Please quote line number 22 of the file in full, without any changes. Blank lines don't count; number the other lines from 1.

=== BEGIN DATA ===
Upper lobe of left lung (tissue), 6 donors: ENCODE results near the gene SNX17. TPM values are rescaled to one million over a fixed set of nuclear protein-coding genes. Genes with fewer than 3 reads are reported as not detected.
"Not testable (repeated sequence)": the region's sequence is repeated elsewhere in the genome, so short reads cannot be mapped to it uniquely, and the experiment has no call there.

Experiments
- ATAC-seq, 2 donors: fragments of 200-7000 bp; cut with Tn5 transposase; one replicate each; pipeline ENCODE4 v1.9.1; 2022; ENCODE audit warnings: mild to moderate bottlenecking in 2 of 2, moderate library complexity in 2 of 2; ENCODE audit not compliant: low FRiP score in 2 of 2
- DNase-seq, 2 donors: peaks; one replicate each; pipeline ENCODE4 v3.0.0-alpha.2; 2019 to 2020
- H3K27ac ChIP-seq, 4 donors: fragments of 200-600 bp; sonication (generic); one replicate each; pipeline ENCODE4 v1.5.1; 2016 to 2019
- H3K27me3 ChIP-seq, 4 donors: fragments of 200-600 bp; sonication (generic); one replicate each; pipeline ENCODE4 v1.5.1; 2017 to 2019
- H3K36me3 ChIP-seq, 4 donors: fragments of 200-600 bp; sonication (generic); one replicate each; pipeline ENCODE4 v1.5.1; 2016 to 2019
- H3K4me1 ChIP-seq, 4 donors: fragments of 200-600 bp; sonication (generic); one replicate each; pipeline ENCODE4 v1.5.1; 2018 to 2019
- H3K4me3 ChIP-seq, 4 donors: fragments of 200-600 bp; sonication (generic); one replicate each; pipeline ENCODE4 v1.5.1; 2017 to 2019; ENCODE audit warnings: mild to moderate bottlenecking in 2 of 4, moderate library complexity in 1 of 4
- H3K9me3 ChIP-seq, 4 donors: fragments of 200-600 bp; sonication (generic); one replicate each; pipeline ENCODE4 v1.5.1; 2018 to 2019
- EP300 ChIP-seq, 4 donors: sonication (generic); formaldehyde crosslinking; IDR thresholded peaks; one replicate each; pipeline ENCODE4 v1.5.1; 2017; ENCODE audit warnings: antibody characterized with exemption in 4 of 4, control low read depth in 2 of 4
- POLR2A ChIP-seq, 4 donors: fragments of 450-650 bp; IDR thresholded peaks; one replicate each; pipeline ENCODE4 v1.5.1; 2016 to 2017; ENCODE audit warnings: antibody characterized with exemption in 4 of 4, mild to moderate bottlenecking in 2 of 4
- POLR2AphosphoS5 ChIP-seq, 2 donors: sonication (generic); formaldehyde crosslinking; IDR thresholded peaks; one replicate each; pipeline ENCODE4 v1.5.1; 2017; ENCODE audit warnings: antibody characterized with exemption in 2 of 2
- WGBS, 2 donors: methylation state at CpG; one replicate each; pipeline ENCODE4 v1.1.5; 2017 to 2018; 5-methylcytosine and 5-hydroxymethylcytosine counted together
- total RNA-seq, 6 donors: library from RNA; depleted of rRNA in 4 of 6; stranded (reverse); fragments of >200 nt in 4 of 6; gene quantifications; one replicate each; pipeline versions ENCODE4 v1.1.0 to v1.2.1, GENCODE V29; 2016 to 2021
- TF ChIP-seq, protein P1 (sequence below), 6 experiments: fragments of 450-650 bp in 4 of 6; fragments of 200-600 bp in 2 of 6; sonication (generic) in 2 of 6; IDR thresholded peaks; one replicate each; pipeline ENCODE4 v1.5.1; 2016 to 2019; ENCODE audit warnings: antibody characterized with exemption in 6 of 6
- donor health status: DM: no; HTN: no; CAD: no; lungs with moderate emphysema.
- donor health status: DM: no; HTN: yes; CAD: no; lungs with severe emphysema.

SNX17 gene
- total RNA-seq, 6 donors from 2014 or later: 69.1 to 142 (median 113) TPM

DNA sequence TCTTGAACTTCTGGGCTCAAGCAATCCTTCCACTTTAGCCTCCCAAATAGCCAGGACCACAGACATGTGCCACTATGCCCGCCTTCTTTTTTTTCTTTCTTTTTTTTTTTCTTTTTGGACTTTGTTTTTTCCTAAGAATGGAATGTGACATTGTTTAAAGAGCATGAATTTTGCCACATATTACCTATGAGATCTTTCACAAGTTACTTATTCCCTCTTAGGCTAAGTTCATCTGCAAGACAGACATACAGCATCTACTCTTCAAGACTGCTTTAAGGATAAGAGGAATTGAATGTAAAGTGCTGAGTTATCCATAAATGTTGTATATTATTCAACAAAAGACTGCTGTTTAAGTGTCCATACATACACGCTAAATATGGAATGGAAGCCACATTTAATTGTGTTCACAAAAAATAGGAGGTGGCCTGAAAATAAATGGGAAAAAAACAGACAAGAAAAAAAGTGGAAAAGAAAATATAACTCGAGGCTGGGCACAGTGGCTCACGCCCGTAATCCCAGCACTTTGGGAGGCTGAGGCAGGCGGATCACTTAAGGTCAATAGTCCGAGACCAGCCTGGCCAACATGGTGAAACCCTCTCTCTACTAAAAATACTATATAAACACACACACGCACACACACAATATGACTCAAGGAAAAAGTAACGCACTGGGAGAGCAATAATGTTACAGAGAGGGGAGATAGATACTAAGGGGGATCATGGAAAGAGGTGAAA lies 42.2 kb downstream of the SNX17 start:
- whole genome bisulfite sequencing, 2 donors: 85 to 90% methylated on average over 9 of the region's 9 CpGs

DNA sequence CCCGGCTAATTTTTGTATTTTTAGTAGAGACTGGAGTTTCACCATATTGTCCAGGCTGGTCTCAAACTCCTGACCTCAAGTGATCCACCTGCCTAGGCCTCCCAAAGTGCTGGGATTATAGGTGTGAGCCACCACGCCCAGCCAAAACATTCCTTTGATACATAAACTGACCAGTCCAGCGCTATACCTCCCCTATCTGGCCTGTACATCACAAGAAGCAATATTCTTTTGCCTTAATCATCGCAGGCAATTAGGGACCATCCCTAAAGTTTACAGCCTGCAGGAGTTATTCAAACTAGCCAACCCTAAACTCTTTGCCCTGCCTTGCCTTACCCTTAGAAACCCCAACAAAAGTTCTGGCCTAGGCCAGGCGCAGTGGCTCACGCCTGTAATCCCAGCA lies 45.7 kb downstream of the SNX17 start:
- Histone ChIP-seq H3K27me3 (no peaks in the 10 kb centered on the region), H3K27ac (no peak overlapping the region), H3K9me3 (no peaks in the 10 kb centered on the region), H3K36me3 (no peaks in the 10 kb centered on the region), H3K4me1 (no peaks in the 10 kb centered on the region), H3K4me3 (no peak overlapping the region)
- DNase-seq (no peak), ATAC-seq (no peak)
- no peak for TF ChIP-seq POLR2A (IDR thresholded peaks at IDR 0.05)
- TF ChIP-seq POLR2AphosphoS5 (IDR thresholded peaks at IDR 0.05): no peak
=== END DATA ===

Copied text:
DNA sequence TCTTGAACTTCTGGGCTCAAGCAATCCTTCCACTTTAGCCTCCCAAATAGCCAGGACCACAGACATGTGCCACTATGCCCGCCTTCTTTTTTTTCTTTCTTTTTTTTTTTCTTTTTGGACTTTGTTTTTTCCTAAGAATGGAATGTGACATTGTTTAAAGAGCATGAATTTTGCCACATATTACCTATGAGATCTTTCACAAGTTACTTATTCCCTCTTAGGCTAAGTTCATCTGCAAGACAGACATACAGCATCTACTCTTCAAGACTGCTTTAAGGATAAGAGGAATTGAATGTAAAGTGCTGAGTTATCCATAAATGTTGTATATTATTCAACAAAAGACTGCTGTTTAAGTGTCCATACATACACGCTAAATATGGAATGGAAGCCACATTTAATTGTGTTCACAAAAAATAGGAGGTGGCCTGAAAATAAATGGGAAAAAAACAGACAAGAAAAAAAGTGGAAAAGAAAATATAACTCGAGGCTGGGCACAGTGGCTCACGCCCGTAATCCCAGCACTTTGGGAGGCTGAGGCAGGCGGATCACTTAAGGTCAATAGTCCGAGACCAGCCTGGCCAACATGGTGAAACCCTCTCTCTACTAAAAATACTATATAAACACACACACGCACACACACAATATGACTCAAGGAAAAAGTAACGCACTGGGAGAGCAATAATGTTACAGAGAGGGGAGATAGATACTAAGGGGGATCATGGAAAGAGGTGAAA lies 42.2 kb downstream of the SNX17 start: